56. 56.

    The genetics of Caenorhabditis elegans. Genetics 77, 71–94 (1974).

Download references

Acknowledgements

We thank M. Sumser, J. Broichhagen and T. Fehrentz for insightful discussions leading to the preparation of the manuscript, and M. Duca, S. Wouters, R. Mitchell and N. Johnston for experimental assistance. We thank F. Stein for providing macros for image analysis. We are grateful for the technical support of EMBL's Advanced Light Microscopy Facility. D.T. and J.A.F. are supported by the Deutsche Forschungsgemeinschaft (DFG) (SFB 1032 project B09, TRR 152) and the European Research Council (ERC Advanced Grant 268795 to D.T.). C.S. is supported by the DFG (TRR 83 and TRR 186). D.A.Y. was funded by the EIPOD Programme at EMBL, EU grant 229597 and an IOCB installation grant. D.J.H. was supported by Diabetes UK RD Lawrence (12/0004431), EFSD/Novo Nordisk Rising Star and Birmingham fellowships. D.J.H. and G.A.R. were supported by MRC project (MR/N00275X/1) and Imperial Confidence in Concept (ICiC) grants. G.A.R. was supported by Wellcome Trust Senior Investigator (WT098424AIA) and Royal Society Wolfson Research Merit awards and grants from the UK Medical Research Council (MR/J0003042/1, MR/L020149/1 and MR/L02036X/1), the Biological and Biotechnology Research Council (BB/J015873/1) and Diabetes UK (11/0004210; 15/0005275). J.N. was supported by DFG grants FOR1279 GO1011/4-1 and GO1011/4-2 and Cluster of Excellence Frankfurt (EXC115) (all grants to A.G.).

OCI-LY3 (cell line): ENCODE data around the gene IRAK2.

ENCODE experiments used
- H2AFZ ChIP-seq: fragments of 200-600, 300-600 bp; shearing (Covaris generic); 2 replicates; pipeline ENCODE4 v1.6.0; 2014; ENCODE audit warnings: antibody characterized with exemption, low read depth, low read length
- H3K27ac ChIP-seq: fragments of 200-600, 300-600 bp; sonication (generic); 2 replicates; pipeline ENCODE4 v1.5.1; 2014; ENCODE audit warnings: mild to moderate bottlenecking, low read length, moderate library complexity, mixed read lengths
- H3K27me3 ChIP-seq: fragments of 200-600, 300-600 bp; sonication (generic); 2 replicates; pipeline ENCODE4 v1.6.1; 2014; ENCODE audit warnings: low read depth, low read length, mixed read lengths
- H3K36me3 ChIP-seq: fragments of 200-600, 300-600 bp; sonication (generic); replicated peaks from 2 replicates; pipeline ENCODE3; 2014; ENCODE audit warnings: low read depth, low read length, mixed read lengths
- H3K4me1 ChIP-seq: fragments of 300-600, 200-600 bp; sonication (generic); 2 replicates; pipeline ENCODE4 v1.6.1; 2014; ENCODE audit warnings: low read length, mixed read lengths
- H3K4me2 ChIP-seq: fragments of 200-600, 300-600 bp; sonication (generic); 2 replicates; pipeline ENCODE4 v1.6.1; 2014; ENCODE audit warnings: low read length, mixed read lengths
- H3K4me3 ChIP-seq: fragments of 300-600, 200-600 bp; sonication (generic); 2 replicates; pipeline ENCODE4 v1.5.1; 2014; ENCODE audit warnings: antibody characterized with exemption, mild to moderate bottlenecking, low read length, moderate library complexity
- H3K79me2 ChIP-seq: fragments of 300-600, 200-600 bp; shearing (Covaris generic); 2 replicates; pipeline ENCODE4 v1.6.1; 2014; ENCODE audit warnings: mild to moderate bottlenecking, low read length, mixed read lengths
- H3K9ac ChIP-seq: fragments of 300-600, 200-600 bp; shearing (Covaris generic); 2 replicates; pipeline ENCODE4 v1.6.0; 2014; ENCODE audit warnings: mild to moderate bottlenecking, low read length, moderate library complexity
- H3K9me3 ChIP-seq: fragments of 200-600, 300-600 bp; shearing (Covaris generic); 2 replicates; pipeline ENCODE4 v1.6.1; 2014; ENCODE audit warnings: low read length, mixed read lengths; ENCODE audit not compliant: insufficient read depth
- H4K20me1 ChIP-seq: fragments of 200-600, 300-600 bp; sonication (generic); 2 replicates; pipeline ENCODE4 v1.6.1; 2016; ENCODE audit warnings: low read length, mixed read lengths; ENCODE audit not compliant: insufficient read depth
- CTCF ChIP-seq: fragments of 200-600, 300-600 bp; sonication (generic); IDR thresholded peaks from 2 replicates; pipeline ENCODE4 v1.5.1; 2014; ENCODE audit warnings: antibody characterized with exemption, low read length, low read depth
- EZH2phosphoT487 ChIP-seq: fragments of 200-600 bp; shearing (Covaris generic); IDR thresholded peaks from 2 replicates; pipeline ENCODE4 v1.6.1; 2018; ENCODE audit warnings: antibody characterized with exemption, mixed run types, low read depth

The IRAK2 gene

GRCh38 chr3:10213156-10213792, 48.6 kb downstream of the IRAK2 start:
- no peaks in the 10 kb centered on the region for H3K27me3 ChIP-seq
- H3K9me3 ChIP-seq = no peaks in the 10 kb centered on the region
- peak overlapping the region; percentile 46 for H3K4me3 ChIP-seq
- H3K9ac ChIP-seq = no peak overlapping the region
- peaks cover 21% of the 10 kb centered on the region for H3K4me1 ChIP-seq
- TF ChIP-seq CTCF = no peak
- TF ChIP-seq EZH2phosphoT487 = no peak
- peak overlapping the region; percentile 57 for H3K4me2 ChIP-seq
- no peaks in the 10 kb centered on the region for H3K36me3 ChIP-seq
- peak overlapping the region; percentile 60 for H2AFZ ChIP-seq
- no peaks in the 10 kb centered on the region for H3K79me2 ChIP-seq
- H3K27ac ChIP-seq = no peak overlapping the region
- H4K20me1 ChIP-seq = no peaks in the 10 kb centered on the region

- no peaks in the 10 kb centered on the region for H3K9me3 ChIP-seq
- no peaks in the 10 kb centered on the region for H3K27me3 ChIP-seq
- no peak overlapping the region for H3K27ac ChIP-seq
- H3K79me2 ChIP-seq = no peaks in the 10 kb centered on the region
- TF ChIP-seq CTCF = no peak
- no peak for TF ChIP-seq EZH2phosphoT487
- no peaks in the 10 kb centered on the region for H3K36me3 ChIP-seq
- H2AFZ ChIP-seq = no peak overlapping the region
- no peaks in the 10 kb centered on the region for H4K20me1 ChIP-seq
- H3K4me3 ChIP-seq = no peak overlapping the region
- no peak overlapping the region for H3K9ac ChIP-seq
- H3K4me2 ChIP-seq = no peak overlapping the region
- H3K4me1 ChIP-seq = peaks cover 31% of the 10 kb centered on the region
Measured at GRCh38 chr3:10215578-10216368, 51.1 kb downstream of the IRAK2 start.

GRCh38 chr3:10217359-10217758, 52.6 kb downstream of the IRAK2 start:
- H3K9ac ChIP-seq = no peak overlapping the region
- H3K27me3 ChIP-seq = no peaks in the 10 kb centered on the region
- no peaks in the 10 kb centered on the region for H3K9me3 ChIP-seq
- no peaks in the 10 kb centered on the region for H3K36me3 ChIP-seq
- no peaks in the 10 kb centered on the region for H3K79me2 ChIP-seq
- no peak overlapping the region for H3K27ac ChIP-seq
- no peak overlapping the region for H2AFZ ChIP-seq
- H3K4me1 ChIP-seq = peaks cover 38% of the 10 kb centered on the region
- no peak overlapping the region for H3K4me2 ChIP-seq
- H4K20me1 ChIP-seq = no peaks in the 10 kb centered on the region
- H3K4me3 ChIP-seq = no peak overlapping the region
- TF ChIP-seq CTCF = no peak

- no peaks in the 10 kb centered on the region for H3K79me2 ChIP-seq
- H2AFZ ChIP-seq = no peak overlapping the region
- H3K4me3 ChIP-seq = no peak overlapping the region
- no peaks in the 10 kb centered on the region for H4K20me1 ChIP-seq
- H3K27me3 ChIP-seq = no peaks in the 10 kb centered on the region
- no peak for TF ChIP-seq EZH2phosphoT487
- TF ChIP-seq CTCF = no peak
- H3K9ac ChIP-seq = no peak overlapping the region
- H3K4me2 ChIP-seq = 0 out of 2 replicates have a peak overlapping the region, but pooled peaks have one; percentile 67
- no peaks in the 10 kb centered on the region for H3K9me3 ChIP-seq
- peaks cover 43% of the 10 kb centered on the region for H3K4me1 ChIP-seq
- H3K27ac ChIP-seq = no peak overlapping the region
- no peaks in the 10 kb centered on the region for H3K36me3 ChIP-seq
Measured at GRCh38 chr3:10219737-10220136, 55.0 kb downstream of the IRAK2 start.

Author information